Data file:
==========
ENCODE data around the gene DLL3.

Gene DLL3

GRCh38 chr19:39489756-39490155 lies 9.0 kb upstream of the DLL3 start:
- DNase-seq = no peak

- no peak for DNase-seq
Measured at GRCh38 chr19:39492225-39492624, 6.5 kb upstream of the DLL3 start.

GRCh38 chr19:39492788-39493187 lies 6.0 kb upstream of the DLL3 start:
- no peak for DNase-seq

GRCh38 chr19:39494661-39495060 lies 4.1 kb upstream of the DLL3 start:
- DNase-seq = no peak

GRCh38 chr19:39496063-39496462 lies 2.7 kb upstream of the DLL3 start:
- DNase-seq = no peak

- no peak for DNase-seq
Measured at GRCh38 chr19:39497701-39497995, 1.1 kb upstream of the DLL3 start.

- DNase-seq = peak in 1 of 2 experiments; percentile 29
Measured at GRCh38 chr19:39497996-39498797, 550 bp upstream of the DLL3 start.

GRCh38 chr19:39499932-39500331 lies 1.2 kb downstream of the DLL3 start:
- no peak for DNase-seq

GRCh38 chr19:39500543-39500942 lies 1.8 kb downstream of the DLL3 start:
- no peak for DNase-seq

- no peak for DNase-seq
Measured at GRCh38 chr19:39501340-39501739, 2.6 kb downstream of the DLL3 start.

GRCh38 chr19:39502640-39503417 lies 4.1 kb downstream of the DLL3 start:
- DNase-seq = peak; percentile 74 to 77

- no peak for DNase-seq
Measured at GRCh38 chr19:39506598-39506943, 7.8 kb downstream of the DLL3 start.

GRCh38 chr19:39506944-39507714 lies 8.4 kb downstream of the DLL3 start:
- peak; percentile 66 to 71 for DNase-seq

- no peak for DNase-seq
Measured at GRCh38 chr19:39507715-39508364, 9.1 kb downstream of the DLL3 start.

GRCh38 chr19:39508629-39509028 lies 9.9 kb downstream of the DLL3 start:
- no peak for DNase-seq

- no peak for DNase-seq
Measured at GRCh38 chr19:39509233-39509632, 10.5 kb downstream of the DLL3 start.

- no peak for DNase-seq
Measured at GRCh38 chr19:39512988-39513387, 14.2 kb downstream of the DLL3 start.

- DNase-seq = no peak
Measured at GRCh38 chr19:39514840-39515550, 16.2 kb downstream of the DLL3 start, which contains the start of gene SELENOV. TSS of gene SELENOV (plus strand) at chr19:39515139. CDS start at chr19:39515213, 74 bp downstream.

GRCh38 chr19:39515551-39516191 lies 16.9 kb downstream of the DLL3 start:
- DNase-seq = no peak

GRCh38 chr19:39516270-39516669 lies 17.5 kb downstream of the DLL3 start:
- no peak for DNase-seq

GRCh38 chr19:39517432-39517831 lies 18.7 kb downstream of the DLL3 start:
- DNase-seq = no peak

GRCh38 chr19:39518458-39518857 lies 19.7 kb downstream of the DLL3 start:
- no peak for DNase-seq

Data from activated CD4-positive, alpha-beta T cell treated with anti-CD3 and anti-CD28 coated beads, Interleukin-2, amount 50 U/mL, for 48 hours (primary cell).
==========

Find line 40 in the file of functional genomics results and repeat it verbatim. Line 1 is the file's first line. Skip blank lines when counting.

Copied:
- DNase-seq = no peak